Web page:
For most of human history, integrating a new generation into society has been pretty straightforward: The youngsters were shown what needed to be done, they did it as well as they could (or faced serious consequences if they didn’t), and, over time, earned a place for themselves in society. But things are different now. Executives all over the world have reported that they have difficulty not only managing this new generation but even understanding them. These young employees, their managers say, are responding differently from prior generations to everything, from assignments to incentives. Can managers cope with a new generation?
Unlike its developed counterparts, China is aging before it gets prosperous. Its population structure is like Japan’s of the 1980s, while its per-capita GDP level has only reached that of Japan in the early 1970s. By far the biggest issue is China’s low birth rate, which declined sharply in the 1980s as a result of the one-child policy. In reaction to the problem, China started to relax its family planning policy since 2013, allowing a family to have two, but so far the results have been lukewarm. Is it too late to climb out of the demographic trap?
After 37 long years, China finally abandoned the one-child policy and caught many observers off-guard. The two-child policy, passed by the Chinese legislature in December last year, is according to Chinese authorities, “intended to balance population development and address the challenge of an ageing population”. Their projection that the abolition of the policy would yield a 0.5 percentage point boost in economic growth over the long term, without specifying a time frame, suggests that there were economic motivations behind the end of the one-child policy. But whether it will really deliver a boost in growth for the economy is an open question.
China’s millennials are an increasingly complex demographic, who as well as enjoying the fruits of China’s reform and opening up are also beset by all manner of societal and economic pressures, making them arguably much more different from their parents than their Western counterparts are from theirs. From an ever tougher job market to unobtainable home prices, millennials have to navigate a world with less security than was enjoyed by previous generations, all amidst slowing economic growth, to boot. And the many companies looking to sell to this increasingly important generation of consumers will have to grapple with all these issues, too.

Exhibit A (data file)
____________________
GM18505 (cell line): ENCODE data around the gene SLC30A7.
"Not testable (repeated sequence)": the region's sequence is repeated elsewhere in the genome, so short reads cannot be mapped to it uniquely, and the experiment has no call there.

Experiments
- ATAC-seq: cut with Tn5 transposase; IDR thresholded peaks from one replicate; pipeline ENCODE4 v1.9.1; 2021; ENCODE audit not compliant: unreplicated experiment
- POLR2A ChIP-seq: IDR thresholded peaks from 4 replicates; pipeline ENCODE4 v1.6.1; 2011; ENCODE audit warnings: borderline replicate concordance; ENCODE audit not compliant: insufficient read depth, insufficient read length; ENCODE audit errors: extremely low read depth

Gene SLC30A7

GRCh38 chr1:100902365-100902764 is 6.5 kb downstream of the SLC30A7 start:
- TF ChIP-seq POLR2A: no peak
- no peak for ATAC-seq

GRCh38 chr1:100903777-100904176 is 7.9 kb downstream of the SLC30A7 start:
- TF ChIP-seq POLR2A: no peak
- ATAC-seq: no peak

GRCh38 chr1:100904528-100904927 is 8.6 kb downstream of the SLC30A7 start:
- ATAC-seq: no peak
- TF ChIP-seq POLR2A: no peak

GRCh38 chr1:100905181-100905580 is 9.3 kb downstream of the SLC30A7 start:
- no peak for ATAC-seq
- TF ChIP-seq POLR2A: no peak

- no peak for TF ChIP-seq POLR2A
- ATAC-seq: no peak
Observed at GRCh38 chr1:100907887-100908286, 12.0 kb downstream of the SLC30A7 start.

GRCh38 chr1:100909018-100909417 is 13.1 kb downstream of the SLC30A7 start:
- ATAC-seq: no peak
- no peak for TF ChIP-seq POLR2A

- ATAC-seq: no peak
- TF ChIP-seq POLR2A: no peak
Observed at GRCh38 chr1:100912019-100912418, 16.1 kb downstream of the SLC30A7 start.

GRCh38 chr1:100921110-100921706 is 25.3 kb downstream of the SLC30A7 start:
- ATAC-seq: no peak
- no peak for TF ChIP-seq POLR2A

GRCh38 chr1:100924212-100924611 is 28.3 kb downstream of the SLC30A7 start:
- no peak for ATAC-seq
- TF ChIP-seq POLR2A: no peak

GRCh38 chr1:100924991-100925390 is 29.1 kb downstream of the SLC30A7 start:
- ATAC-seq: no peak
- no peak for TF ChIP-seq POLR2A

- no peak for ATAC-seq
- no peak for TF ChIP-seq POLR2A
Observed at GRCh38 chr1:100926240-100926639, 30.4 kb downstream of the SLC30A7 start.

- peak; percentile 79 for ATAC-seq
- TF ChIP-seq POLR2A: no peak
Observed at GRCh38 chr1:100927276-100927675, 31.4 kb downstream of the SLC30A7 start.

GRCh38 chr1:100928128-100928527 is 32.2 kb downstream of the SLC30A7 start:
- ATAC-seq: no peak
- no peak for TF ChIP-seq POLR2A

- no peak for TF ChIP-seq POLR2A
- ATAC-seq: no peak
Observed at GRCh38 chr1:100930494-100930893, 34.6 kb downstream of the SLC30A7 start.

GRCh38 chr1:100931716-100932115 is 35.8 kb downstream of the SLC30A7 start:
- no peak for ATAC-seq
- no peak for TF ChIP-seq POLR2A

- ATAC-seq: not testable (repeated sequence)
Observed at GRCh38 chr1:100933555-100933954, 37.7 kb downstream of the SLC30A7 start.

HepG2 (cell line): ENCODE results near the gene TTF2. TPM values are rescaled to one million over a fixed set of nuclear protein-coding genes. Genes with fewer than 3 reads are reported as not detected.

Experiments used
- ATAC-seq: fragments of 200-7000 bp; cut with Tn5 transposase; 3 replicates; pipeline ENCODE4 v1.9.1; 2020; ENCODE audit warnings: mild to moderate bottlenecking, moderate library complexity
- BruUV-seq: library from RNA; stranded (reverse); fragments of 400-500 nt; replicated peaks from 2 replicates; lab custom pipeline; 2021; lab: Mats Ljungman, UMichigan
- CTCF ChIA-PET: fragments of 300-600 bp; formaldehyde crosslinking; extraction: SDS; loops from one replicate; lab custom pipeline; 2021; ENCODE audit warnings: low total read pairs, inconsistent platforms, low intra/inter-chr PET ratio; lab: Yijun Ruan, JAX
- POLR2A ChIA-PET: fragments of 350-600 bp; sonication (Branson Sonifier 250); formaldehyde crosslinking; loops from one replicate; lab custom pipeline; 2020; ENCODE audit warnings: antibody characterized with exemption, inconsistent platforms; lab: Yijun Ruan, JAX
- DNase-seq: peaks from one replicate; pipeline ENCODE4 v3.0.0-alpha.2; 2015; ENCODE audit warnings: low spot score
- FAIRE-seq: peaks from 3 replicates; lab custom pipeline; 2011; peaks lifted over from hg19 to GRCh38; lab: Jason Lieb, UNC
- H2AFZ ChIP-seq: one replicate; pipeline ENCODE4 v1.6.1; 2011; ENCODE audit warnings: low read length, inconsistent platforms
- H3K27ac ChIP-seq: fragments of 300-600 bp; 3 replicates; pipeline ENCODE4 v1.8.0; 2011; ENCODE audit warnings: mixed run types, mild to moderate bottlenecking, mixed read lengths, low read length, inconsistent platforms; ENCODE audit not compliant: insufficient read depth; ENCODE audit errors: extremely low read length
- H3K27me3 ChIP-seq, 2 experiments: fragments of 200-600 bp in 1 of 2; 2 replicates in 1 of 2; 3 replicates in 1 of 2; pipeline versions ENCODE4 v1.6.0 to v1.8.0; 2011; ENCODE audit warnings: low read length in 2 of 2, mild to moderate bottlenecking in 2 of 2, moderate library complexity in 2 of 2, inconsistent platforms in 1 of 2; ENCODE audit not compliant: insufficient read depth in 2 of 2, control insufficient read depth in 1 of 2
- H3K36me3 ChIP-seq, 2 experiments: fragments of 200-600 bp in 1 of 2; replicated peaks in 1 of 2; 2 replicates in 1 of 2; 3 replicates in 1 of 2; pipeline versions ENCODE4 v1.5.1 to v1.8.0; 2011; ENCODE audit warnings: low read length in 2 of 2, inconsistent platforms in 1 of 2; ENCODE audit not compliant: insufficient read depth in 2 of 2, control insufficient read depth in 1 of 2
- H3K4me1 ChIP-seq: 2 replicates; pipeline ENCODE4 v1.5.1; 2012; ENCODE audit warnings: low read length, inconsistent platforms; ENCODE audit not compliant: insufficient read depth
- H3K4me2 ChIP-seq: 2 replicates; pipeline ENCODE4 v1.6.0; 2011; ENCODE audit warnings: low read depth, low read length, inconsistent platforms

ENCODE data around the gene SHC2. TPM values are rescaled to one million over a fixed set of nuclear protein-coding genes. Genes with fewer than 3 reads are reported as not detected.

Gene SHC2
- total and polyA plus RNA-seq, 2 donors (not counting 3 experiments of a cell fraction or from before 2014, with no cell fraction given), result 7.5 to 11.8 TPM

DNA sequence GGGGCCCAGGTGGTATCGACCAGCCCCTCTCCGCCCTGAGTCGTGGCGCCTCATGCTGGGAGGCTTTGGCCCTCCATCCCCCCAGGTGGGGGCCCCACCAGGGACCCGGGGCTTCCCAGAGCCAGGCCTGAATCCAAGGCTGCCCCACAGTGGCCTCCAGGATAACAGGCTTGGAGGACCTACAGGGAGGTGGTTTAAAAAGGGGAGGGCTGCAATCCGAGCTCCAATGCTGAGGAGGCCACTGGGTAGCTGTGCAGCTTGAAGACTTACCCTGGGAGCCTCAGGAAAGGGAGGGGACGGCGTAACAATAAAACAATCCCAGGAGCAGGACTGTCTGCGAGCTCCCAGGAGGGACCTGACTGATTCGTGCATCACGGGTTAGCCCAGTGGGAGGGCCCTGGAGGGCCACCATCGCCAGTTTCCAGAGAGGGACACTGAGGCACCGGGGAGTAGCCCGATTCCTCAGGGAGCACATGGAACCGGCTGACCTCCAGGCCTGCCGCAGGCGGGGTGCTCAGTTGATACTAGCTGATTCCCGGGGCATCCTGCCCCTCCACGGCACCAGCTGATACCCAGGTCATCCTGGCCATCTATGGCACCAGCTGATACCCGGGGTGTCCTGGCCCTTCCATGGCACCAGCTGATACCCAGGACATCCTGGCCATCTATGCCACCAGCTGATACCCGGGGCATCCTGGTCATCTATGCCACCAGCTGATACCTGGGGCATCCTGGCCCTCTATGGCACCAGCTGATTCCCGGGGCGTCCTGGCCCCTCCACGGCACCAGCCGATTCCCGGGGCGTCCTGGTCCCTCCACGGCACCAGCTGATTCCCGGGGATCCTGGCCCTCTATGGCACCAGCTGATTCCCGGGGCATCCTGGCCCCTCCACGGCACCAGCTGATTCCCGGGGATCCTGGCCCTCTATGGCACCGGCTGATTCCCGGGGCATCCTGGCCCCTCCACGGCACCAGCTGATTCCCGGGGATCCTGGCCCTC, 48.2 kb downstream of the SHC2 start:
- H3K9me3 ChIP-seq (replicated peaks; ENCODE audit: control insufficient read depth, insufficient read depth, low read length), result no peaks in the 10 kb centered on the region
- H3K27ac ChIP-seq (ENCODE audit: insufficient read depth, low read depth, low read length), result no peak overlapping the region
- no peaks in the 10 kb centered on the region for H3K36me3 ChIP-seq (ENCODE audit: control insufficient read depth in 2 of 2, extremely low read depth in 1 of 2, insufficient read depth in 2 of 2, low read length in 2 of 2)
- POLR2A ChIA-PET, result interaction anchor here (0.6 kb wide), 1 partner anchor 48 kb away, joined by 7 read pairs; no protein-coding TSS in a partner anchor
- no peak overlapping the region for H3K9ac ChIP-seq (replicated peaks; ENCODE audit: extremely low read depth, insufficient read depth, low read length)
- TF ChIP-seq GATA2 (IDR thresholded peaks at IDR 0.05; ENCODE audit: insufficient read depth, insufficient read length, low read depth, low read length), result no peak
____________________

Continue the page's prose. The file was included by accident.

The growing legions of migrant workers in China have had far reaching implications on the process of urbanization in China. For the last two decades, China’s cities have exploded in size, the result of the largest and fastest migration in human history as hundreds of millions of people have moved from rural to urban areas […]
A megalopolis six times the size of New York, JingJinJi will ease the pressures being faced by China’s capital Beijing.
Changing the Chinese social structure may save the country from the proverbial ‘middle-income trap’, says Salvatore Babones, an expert on China’s political economy.
Author and researcher Leta Hong Fincher on the confounding phenomenon of women forfeiting their property wealth in China.
Online and mobile dating should be a natural fit for the country, so why are are dating sites in China not making more money? Swirling pools of onlookers and parents pore over a bulletin board in Shanghai’s bustling marriage market, nestled in People’s Park in the city’s center, occupying what was formerly a colonial racetrack. Filled with […]
The aging population in China needs a housing solution. So what’s stopping the industry from booming? Since the beginning of 2014, Jim Biggs has been living in a brand-new residential facility for senior citizens with dementia. He’s just 54 years old, and has no problem with his memory. Biggs, the managing director of Honghui Senior […]